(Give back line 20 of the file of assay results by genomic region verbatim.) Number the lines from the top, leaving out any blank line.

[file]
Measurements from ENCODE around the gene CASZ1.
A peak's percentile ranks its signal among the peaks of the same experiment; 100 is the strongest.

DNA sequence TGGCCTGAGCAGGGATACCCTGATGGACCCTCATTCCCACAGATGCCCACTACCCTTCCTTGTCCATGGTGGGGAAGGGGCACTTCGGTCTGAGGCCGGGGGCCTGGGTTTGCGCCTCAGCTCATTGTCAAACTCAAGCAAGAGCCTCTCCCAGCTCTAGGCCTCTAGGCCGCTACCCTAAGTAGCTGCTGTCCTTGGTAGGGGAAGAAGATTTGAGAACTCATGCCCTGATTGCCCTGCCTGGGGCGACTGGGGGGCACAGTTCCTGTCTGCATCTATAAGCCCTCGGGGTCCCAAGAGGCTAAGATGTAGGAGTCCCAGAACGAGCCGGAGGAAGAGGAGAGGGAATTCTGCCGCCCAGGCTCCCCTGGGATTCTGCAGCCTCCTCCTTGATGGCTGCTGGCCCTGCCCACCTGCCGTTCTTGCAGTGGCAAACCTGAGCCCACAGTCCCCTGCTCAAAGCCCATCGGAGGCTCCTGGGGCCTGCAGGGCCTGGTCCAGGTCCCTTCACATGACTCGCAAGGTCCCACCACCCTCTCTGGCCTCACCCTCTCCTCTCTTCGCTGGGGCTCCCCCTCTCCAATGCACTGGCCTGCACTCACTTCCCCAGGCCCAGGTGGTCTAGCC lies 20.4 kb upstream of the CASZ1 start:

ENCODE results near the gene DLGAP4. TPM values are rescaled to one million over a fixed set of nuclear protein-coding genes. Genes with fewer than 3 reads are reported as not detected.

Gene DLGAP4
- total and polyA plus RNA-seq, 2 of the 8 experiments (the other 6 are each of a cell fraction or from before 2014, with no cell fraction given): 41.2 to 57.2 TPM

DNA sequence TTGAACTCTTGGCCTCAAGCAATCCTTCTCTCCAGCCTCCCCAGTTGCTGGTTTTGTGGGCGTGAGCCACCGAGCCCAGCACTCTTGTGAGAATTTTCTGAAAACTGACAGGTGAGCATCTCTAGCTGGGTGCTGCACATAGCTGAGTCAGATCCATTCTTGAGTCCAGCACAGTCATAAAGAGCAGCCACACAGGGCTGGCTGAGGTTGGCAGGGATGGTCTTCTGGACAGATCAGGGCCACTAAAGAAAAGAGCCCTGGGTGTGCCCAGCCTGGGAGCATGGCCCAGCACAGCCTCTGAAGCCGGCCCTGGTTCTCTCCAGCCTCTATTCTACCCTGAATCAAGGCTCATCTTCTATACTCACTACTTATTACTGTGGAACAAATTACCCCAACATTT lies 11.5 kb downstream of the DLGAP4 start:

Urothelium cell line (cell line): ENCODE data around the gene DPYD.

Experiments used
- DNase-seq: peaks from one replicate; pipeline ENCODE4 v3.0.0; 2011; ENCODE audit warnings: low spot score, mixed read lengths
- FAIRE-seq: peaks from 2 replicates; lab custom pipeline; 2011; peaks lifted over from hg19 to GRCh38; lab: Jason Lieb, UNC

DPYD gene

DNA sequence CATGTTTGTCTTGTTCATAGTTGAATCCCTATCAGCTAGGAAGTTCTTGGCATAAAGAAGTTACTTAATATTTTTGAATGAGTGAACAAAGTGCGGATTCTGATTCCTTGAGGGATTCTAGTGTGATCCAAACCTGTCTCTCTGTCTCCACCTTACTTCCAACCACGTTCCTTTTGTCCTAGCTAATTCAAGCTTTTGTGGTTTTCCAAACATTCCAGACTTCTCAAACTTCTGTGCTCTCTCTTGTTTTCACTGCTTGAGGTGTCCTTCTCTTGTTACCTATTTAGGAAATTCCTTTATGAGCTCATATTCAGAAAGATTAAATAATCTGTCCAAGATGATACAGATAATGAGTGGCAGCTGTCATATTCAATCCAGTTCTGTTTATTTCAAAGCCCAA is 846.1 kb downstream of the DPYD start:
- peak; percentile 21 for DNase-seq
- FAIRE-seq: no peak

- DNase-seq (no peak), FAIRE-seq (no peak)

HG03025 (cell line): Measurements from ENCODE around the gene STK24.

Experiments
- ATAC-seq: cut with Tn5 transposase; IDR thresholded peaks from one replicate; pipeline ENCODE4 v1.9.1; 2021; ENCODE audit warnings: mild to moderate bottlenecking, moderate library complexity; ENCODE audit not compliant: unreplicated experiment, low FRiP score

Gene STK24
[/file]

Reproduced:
Gene STK24